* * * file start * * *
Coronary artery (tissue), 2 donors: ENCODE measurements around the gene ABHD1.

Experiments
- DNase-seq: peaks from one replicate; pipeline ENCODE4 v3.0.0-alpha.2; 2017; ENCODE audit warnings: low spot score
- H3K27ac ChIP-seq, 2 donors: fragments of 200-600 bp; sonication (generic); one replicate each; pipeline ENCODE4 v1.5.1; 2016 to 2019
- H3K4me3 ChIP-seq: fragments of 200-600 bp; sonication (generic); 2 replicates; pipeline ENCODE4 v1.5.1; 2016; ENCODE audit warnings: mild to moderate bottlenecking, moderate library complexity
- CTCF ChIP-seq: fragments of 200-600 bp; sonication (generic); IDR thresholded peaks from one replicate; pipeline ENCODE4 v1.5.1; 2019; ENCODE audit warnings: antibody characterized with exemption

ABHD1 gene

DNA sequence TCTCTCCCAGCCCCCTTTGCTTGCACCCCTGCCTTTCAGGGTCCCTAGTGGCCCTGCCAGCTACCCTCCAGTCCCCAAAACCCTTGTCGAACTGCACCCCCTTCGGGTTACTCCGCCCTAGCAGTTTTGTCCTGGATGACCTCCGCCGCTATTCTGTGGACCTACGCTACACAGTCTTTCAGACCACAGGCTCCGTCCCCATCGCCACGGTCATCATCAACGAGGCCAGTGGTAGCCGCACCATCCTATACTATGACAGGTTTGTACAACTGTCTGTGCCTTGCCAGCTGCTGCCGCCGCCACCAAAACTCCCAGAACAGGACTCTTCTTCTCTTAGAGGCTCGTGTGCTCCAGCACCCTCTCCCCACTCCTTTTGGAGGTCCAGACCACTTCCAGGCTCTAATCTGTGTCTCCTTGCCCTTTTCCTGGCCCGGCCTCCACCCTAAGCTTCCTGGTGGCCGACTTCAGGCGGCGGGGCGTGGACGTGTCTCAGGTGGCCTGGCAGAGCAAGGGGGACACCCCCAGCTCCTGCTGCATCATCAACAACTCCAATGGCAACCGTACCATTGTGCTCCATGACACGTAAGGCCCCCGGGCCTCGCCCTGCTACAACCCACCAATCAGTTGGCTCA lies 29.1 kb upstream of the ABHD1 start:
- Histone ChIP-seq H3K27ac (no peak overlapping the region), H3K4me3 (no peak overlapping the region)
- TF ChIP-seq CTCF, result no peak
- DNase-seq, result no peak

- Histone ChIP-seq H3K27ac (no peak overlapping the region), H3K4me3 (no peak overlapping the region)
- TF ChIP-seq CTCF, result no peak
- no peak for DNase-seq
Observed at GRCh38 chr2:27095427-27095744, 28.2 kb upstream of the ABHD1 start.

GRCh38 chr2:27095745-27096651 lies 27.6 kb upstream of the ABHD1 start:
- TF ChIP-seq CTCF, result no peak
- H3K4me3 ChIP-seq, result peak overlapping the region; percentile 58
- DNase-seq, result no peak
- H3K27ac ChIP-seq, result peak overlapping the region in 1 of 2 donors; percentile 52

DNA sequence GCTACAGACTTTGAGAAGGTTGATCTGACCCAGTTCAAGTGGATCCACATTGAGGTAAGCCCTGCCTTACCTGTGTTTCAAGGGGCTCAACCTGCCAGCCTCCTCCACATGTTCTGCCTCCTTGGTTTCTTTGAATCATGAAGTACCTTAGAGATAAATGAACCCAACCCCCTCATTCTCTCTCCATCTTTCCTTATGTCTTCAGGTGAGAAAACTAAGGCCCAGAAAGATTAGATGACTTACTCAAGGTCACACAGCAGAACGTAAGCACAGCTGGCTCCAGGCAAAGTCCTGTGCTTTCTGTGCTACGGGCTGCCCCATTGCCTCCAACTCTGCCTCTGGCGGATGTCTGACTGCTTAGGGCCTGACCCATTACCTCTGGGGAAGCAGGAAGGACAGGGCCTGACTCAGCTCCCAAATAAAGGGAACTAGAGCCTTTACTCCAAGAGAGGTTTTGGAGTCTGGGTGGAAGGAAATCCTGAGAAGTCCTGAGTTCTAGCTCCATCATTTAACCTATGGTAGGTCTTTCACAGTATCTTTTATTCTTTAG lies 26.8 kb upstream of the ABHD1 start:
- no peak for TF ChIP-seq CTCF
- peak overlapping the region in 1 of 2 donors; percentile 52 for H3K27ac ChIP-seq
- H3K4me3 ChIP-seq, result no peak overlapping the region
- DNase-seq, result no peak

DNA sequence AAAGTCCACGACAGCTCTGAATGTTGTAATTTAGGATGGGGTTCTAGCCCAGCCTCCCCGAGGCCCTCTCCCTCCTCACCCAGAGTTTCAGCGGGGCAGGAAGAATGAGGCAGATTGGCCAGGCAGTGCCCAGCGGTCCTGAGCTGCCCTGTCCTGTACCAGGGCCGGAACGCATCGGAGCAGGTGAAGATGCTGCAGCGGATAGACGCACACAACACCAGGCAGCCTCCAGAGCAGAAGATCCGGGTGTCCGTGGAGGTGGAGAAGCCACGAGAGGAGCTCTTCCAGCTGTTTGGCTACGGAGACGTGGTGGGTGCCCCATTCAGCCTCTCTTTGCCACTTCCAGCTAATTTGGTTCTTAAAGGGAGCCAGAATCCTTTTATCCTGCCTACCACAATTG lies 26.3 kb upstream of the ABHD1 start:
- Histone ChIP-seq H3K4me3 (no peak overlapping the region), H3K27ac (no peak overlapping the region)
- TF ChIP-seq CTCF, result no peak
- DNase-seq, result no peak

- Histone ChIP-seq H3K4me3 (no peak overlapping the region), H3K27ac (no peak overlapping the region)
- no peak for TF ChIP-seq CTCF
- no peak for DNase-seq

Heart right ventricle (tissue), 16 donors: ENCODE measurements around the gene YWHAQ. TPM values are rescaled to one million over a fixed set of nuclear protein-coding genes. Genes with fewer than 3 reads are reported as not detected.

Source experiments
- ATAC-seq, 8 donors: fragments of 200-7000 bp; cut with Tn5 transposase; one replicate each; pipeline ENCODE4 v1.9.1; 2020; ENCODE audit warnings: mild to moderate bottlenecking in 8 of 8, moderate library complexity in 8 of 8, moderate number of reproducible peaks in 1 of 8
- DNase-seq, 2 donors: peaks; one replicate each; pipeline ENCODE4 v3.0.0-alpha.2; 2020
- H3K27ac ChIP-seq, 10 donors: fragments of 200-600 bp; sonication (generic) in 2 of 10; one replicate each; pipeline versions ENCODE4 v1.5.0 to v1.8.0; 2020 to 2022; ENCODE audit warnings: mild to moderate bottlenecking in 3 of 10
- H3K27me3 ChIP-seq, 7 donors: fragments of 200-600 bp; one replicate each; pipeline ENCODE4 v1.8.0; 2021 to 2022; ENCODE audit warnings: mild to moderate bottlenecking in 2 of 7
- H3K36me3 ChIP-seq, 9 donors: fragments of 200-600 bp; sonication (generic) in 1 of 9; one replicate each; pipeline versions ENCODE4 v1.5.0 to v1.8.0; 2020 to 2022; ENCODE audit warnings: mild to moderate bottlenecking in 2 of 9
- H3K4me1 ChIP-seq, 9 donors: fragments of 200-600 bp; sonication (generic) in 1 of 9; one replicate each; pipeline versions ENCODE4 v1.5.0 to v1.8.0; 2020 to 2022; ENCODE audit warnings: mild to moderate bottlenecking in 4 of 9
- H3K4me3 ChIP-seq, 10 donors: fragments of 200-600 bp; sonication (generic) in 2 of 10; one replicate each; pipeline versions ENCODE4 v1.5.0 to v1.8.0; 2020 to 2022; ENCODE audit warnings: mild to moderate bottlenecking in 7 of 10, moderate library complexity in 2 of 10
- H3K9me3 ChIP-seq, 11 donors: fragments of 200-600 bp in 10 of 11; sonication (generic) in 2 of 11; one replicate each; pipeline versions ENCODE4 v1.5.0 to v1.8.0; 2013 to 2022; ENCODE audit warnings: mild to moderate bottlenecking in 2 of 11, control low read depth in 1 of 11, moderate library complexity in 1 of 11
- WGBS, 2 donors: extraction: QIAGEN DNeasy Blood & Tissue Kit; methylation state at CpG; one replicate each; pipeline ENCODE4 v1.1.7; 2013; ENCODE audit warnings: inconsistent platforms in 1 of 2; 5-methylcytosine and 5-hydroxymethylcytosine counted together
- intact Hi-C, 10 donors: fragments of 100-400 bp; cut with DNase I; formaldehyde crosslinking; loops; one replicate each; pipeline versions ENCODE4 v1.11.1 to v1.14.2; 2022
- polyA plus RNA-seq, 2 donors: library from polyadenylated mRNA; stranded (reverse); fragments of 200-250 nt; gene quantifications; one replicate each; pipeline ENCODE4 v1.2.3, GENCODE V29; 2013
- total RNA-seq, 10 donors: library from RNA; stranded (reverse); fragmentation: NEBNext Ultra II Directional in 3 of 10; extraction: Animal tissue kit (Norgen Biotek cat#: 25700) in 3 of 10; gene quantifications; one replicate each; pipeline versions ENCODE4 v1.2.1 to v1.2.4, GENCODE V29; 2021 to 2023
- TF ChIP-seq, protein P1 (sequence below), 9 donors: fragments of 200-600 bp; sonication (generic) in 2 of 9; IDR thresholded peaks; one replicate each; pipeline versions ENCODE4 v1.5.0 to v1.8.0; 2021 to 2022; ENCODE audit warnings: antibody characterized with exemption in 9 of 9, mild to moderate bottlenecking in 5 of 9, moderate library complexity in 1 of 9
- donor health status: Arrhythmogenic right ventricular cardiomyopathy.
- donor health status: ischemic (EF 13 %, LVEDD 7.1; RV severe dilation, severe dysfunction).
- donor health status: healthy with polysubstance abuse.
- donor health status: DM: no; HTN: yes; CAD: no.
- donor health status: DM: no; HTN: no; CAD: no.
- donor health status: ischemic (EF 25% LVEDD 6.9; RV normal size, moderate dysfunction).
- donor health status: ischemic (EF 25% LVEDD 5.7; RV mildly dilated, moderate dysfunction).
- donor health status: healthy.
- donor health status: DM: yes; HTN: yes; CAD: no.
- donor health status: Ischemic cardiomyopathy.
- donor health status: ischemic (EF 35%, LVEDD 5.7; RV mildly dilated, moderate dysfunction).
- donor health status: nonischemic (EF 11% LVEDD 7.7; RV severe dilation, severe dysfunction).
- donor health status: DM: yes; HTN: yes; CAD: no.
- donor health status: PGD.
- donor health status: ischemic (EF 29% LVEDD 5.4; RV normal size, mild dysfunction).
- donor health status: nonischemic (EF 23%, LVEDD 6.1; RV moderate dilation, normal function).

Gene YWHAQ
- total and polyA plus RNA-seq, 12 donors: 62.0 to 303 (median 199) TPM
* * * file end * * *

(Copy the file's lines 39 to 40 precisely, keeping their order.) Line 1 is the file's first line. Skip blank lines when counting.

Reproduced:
- H3K36me3 ChIP-seq, 9 donors: fragments of 200-600 bp; sonication (generic) in 1 of 9; one replicate each; pipeline versions ENCODE4 v1.5.0 to v1.8.0; 2020 to 2022; ENCODE audit warnings: mild to moderate bottlenecking in 2 of 9
- H3K4me1 ChIP-seq, 9 donors: fragments of 200-600 bp; sonication (generic) in 1 of 9; one replicate each; pipeline versions ENCODE4 v1.5.0 to v1.8.0; 2020 to 2022; ENCODE audit warnings: mild to moderate bottlenecking in 4 of 9